Privacy has definitely been on my mind lately. Social media privacy, specifically, continues to confuse both strategists and commentators. A recent article by Jane Susskind asked the question if legislation can keep up with technology. Simple answer is no. The larger problem was confusing constitutional rights and the rights you have with your employer. This article, and most others continue to empower users to feel that they have privacy expectations in social media. The situation is so much more complicated than that. Like it usually is with the law.
Quick disclaimer. This post is going to talk about US privacy concepts and US law. I am not skilled or experienced enough to properly comment on European law in this area. Except to again point out that privacy in the United States was a legal invention created by judges, and privacy in Europe is enshrined as a basic human right. With the latter, the privacy protections in place against both the government and corporate spying are generally in agreement. Okay, I got that out. Let’s go.
Constitutional Law 101
The US Constitution and its amendments (generally considered by the non-legal public to be the actual constitution) were created to prevent governmental power from intruding on personal power and space. The British, before the revolution, would quarter soldiers with colonials. So we have the 3rd Amendment – “Prohibits the forced quartering of soldiers during peacetime.” Seems like a quaint protection in 21st Century America, doesn’t it?
You have no rights in your workplace that are enshrined in the US Constitution. None! Look at the freedom of speech, the 1st Amendment. BusinessWeek, in the lead-up to the 2012 US elections wrote a pretty good piece about how you don’t have this freedom in the workplace and highlighted a few examples.
Given this background, why would anyone think that the 4th Amendment applies with regards to your employer. It doesn’t.
Social Media Right to Privacy
2012 and 2013 have been the years of social media privacy legislation. State after state has enacted a law that prevents employers from requiring employees to hand over their account credentials. Legislation is sometimes a reaction to horror stories. Stories about employers requiring passwords in their application paperwork. Or, during an interview, requiring a candidate to log in so the interviewer could then look over the shoulder. There are problems with this practice, even absent this legislation.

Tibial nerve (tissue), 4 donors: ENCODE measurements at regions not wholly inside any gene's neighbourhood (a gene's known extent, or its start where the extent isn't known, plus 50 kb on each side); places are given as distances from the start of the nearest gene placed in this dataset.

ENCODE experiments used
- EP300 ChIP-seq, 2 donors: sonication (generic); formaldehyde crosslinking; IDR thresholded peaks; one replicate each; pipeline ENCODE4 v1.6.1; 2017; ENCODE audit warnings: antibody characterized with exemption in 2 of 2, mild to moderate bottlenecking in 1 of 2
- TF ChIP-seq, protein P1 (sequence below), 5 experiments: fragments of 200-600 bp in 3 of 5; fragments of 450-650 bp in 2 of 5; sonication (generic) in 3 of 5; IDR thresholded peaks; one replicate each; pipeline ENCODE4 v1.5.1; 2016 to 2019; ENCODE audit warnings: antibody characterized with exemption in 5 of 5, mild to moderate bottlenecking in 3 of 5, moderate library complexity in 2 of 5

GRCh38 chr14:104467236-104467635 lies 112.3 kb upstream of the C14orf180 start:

Asking for access to private postings or account profiles is a bad, bad idea. It just feels bad, doesn’t it. Employers don’t ask for private journals. Why is this different? For a much longer, more legal reasoning why this is a really bad idea, read Chris Leh’s (of Littler Mendelson) article.
Let’s get back to the article I lead with.
Fourth Amendment Doesn’t Apply to Your Employer – Get Over It
When legislators talk about ensuring that fourth amendment rights are protected, it doesn’t apply directly to the corporate setting. While I think that requiring passwords as an employer is a bad idea, what about capturing all the postings you make from company equipment. If I post to Twitter from my company owned desktop, I have no privacy. You signed something to that effect in your employer handbook. Maybe still creepy, but you know about it.
What isn’t dirty, nor creepy, are public postings. If I post something publicly, that is fair game. Even if I post something privately to a group of friends and then they share it publicly, it is also fair game. I won’t get that post brought back. Once out there, it will never come back.
If You Consult on Social Media, Please Understand the Legal Side (See below though)
Watching an episode of Law and Order doesn’t qualify you to really talk about complicated legal subjects. I am sorry to say that so bluntly. The problem is that most don’t understand the difference between protections against the government, and protections against your employer. If you have ever been asked a question about mitigating employee risk in social and answered, “well your employees have a fourth amendment right to privacy, so you just need to get a thick skin about their postings,” you got it wrong. I agree that a thick skin needs to be had. Not for legal reasons, but for practical reasons.
The Law Can’t Keep Up – But It Doesn’t Have To
I totally agree with Ms. Susskind that the law can’t keep up. The law never has caught up. Following the advent of photography, olde tyme photography, not camera phones, publicity law lagged. The problem is not one of intent. It is how law is created. Something is invented, someone abuses it (or someone thinks they have been abused), the public calls for action (or a lawsuit is filed) and after much debate (or the lawsuit) something is written. It is too slow of a process to ever keep up. It Never Will!
Unless you are in the business of pushing the envelope, you shouldn’t be worried about exactly what the law says anyway. Do the right thing. Does it feel like what you are doing is wrong? Would you hate it if it was done to you? Answer yes to either one and you should stop doing it. Why do you need a legislator to tell you that? You are smart enough. So, the law doesn’t need to keep up. By the way, existing laws still apply.
However, Find Yourself a Lawyer to Help
If you work in this space, please find yourself a lawyer that you can talk to. There are plenty of folks who understand this space enough and your business enough, and the law enough to effectively counsel you in whatever situation you are in. Find them, buy them a coffee and just talk to them. Heck, even ask them, if you are a small concern, to come on part time. Yes, some lawyers aren’t cheap. But, they are much cheaper now than they will be when you are sued or find yourself the subject of an investigation.